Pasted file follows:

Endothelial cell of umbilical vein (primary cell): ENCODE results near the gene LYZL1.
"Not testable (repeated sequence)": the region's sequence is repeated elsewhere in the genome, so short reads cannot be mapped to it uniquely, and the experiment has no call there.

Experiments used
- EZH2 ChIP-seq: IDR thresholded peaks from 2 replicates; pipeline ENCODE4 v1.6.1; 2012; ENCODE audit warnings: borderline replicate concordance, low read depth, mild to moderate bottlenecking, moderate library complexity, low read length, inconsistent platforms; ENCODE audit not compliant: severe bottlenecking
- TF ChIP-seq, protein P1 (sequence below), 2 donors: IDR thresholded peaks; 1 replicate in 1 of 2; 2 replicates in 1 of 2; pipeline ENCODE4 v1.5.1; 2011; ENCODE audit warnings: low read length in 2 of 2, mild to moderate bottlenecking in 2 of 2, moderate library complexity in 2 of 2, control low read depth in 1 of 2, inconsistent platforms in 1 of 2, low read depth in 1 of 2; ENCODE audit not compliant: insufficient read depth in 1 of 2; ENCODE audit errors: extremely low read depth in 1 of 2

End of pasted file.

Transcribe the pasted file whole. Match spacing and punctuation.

Endothelial cell of umbilical vein (primary cell): ENCODE results near the gene LYZL1.
"Not testable (repeated sequence)": the region's sequence is repeated elsewhere in the genome, so short reads cannot be mapped to it uniquely, and the experiment has no call there.

Experiments used
- EZH2 ChIP-seq: IDR thresholded peaks from 2 replicates; pipeline ENCODE4 v1.6.1; 2012; ENCODE audit warnings: borderline replicate concordance, low read depth, mild to moderate bottlenecking, moderate library complexity, low read length, inconsistent platforms; ENCODE audit not compliant: severe bottlenecking
- TF ChIP-seq, protein P1 (sequence below), 2 donors: IDR thresholded peaks; 1 replicate in 1 of 2; 2 replicates in 1 of 2; pipeline ENCODE4 v1.5.1; 2011; ENCODE audit warnings: low read length in 2 of 2, mild to moderate bottlenecking in 2 of 2, moderate library complexity in 2 of 2, control low read depth in 1 of 2, inconsistent platforms in 1 of 2, low read depth in 1 of 2; ENCODE audit not compliant: insufficient read depth in 1 of 2; ENCODE audit errors: extremely low read depth in 1 of 2